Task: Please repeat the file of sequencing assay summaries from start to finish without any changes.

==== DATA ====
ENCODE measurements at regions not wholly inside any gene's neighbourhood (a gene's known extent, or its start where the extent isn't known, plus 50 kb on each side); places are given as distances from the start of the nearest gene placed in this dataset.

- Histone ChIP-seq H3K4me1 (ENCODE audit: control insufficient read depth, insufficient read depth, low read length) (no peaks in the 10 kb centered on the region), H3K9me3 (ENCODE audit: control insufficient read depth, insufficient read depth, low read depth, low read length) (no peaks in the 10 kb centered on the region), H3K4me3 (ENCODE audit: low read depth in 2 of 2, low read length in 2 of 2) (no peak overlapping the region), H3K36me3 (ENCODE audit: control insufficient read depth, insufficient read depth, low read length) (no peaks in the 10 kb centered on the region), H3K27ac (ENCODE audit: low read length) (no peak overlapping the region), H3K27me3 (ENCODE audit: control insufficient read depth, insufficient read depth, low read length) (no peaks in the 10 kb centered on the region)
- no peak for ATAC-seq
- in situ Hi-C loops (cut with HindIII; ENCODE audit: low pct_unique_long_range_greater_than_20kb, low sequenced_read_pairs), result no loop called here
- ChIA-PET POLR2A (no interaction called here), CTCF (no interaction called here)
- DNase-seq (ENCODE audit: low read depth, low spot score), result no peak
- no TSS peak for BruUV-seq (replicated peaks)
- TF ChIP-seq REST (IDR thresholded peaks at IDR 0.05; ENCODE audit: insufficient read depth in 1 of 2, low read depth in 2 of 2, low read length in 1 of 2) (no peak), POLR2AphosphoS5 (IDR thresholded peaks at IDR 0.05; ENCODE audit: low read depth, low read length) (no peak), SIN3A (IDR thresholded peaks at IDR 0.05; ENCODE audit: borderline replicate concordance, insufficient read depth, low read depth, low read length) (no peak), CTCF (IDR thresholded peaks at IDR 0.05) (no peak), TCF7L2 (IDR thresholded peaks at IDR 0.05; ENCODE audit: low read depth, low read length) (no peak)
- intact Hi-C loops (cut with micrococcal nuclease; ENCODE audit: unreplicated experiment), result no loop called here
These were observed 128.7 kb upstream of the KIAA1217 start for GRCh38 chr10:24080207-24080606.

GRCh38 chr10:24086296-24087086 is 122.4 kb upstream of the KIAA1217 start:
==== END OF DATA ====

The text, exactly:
ENCODE measurements at regions not wholly inside any gene's neighbourhood (a gene's known extent, or its start where the extent isn't known, plus 50 kb on each side); places are given as distances from the start of the nearest gene placed in this dataset.

- Histone ChIP-seq H3K4me1 (ENCODE audit: control insufficient read depth, insufficient read depth, low read length) (no peaks in the 10 kb centered on the region), H3K9me3 (ENCODE audit: control insufficient read depth, insufficient read depth, low read depth, low read length) (no peaks in the 10 kb centered on the region), H3K4me3 (ENCODE audit: low read depth in 2 of 2, low read length in 2 of 2) (no peak overlapping the region), H3K36me3 (ENCODE audit: control insufficient read depth, insufficient read depth, low read length) (no peaks in the 10 kb centered on the region), H3K27ac (ENCODE audit: low read length) (no peak overlapping the region), H3K27me3 (ENCODE audit: control insufficient read depth, insufficient read depth, low read length) (no peaks in the 10 kb centered on the region)
- no peak for ATAC-seq
- in situ Hi-C loops (cut with HindIII; ENCODE audit: low pct_unique_long_range_greater_than_20kb, low sequenced_read_pairs), result no loop called here
- ChIA-PET POLR2A (no interaction called here), CTCF (no interaction called here)
- DNase-seq (ENCODE audit: low read depth, low spot score), result no peak
- no TSS peak for BruUV-seq (replicated peaks)
- TF ChIP-seq REST (IDR thresholded peaks at IDR 0.05; ENCODE audit: insufficient read depth in 1 of 2, low read depth in 2 of 2, low read length in 1 of 2) (no peak), POLR2AphosphoS5 (IDR thresholded peaks at IDR 0.05; ENCODE audit: low read depth, low read length) (no peak), SIN3A (IDR thresholded peaks at IDR 0.05; ENCODE audit: borderline replicate concordance, insufficient read depth, low read depth, low read length) (no peak), CTCF (IDR thresholded peaks at IDR 0.05) (no peak), TCF7L2 (IDR thresholded peaks at IDR 0.05; ENCODE audit: low read depth, low read length) (no peak)
- intact Hi-C loops (cut with micrococcal nuclease; ENCODE audit: unreplicated experiment), result no loop called here
These were observed 128.7 kb upstream of the KIAA1217 start for GRCh38 chr10:24080207-24080606.

GRCh38 chr10:24086296-24087086 is 122.4 kb upstream of the KIAA1217 start: